Tuesday, March 31, 2015

Bread Eating Betrayer Prophesied (John 13:18-20)

"I am not speaking of all of you; I know whom I have chosen. But the Scripture will be fulfilled, ‘He who ate My bread has lifted his heel against Me.’ I am telling you this now, before it takes place, that when it does take place you may believe that I am He. Truly, truly, I say to you, whoever receives the one I send receives Me, and whoever receives Me receives the one who sent Me.”  (John 13:18-20, ESV)

Jesus told His disciples in advance that He had chosen them and that He was sending them out into the world. He said that whoever received them received Him, and whoever received Him received the One who sent Him (who is the Father). In essence, they were being sent by the Father by the authority of the Son and that those who received them received the Father.

Jesus was preparing His disciples to be sent into the world after His leaving, and He wanted them to know that this was His intention from the beginning. It was God’s plan and not an afterthought or an in-course adjustment. He told them this knowing that they would not really understand until after His death, burial, and resurrection, but He wanted them to hear these words in advance, so that when the time came they would remember and be reassured to go forward with confidence.

But this was not true of all of them. The statement begins with the words, “I am not speaking of all of you, I know whom I have chosen.” There was one who was not a part of this plan. Jesus knew who was chosen and He knew who wasn’t. There was one in the group who was going to betray Him, and who in fact had already taken steps to do so. Jesus said that this one had already lifted his heal against Him.

Psalm 41 is a psalm of David written about the person who is down. It is about those who despise him and rejoice in his failings and his weakness. In the midst of the psalm we find that even the man’s friend turned on him, saying, "Even my close friend in whom I trusted, who ate my bread, has lifted his heel against me.” (Psalm 41:9, ESV) It is these words of David that Jesus used to speak of one among them that was going to turn on Him. In the context of Psalm 41 this close friend had turned on the individual, even kicking him when he was down. It was not a casual acquaintance or a come and go associate, but a close friend, one who he had shared everything with. And now this person had thrown in with his enemies.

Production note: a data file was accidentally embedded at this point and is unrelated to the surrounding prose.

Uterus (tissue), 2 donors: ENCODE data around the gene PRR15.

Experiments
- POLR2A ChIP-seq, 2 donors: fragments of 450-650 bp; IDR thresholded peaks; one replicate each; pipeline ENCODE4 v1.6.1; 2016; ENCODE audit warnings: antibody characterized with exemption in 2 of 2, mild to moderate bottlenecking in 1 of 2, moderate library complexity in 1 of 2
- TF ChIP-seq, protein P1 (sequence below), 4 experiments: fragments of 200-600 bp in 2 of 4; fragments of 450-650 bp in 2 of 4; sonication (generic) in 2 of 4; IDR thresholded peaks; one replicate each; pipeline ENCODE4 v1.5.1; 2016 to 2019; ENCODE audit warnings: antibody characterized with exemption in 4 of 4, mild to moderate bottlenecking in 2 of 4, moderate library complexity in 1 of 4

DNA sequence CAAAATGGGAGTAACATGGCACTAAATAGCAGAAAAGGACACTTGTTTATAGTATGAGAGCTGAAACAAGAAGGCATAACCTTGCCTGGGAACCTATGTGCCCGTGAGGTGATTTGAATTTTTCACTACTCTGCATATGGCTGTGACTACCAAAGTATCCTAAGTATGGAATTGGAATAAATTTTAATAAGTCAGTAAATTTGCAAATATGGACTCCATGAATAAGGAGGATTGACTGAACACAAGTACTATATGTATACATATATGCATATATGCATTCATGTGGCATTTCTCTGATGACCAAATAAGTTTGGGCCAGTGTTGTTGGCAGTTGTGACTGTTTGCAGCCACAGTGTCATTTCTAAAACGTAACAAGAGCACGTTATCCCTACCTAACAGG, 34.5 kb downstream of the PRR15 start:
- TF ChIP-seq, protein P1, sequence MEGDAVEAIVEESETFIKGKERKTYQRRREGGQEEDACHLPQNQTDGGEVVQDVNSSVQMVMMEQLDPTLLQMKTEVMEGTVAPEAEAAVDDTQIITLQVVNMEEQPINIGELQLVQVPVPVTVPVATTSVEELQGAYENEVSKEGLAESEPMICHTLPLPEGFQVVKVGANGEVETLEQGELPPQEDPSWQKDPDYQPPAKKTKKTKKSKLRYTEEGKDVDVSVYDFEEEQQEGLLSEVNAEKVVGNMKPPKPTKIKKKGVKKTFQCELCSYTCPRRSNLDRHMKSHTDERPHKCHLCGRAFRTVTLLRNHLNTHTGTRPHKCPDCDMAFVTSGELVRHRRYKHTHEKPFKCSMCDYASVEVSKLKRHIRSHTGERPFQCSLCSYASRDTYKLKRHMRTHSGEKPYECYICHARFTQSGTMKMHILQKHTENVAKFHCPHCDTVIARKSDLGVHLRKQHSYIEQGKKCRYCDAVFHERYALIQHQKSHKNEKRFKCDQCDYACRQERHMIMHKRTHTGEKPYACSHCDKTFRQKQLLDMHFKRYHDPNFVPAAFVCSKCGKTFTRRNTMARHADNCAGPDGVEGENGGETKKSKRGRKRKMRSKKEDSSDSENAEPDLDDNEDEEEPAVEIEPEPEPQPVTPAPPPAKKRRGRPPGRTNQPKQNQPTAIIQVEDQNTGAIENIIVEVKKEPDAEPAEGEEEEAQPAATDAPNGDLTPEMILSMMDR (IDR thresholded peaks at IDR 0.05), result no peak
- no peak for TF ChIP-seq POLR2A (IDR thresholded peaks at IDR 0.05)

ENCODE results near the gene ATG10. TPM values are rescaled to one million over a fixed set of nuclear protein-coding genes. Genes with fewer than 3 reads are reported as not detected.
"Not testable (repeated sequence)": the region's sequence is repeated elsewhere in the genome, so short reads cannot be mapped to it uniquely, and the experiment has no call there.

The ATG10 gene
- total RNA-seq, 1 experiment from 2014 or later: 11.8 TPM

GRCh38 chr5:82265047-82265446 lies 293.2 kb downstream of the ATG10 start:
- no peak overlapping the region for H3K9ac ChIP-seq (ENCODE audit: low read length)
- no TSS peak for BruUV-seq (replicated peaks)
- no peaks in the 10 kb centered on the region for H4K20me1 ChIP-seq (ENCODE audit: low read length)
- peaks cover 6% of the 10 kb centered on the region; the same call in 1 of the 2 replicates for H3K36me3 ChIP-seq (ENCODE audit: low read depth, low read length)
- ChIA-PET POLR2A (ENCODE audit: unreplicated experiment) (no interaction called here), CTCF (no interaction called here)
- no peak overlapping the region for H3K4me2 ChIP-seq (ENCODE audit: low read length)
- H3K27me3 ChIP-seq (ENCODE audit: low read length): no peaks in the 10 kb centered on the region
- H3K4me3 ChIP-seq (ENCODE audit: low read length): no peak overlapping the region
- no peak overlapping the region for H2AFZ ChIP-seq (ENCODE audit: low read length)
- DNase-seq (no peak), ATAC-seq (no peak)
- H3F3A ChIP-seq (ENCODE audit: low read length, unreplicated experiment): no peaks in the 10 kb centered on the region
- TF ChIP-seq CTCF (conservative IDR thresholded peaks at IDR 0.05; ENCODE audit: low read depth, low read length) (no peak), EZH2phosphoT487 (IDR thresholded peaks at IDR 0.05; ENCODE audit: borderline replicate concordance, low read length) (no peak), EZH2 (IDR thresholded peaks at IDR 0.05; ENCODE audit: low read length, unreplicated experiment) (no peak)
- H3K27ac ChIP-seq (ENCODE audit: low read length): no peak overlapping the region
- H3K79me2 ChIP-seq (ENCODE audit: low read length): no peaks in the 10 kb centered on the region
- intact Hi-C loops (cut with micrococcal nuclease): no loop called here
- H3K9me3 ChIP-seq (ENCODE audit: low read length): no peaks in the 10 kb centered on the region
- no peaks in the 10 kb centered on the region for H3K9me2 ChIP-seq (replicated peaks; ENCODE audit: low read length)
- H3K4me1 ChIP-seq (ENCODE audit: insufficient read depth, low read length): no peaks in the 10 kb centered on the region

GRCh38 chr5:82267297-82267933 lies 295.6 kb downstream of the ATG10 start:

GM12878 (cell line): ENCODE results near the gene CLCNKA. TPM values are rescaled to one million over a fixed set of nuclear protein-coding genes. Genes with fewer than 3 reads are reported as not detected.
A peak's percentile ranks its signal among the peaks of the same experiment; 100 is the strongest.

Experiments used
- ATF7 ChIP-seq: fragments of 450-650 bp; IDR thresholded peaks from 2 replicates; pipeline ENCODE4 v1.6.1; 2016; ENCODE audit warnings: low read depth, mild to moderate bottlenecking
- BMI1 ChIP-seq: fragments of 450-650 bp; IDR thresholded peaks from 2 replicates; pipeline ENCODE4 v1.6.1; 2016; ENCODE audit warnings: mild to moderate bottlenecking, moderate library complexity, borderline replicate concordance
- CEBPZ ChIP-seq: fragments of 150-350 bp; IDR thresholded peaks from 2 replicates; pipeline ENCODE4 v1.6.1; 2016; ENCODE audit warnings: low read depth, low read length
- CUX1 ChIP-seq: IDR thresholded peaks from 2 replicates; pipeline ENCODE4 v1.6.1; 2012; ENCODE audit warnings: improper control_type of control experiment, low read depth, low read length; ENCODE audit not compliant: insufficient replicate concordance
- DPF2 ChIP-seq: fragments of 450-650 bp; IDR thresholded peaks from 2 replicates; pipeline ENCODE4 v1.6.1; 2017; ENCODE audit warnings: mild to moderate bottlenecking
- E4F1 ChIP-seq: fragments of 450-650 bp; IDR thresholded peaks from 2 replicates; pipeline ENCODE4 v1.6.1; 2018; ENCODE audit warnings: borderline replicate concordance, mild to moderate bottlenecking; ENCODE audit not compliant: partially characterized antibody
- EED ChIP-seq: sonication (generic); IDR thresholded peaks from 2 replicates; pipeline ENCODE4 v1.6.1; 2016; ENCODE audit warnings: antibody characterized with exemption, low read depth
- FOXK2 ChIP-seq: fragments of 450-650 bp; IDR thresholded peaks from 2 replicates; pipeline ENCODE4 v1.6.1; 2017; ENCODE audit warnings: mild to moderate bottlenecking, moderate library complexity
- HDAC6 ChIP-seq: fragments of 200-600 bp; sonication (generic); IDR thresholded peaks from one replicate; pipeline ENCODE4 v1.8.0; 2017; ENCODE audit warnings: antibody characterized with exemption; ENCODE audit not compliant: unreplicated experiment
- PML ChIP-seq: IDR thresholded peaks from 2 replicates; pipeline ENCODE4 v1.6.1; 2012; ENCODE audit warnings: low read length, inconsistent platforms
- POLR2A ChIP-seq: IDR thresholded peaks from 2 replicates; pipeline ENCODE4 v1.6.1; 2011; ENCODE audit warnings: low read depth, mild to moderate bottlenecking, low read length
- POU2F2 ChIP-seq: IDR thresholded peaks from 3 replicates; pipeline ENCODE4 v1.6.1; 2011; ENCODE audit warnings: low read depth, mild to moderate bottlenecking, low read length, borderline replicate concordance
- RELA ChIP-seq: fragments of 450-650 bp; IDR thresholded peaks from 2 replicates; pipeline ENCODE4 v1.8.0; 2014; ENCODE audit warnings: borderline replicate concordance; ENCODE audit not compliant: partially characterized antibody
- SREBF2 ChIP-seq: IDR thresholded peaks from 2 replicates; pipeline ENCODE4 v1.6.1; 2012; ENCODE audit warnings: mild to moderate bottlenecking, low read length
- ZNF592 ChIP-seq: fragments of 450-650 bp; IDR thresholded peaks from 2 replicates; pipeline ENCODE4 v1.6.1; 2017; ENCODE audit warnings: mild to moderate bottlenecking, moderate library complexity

in speaking to His disciples Jesus told them that there was one who He had shared His bread with who had already taken steps to turn against Him, and in the verses that follow He will even make it more dramatic by offering that person a piece of bread before sending him out.

The incredible thing is that Jesus could deal with Judas so discretely at this point. But when we consider that He already knew and that there was no intention by the Father that this plan would change or be altered in any way, it is also reasonable to understand that Jesus could move forward with confidence knowing that His welfare is not in the hands of the betrayer but in the One who sent Him.

Returning to the same psalm that Jesus quoted we read, “By this I know that you delight in me: my enemy will not shout in triumph over me. But you have upheld me because of my integrity, and set me in your presence forever. Blessed be the Lord, the God of Israel, from everlasting to everlasting! Amen and Amen.” (Psalm 41:11–13, ESV) 

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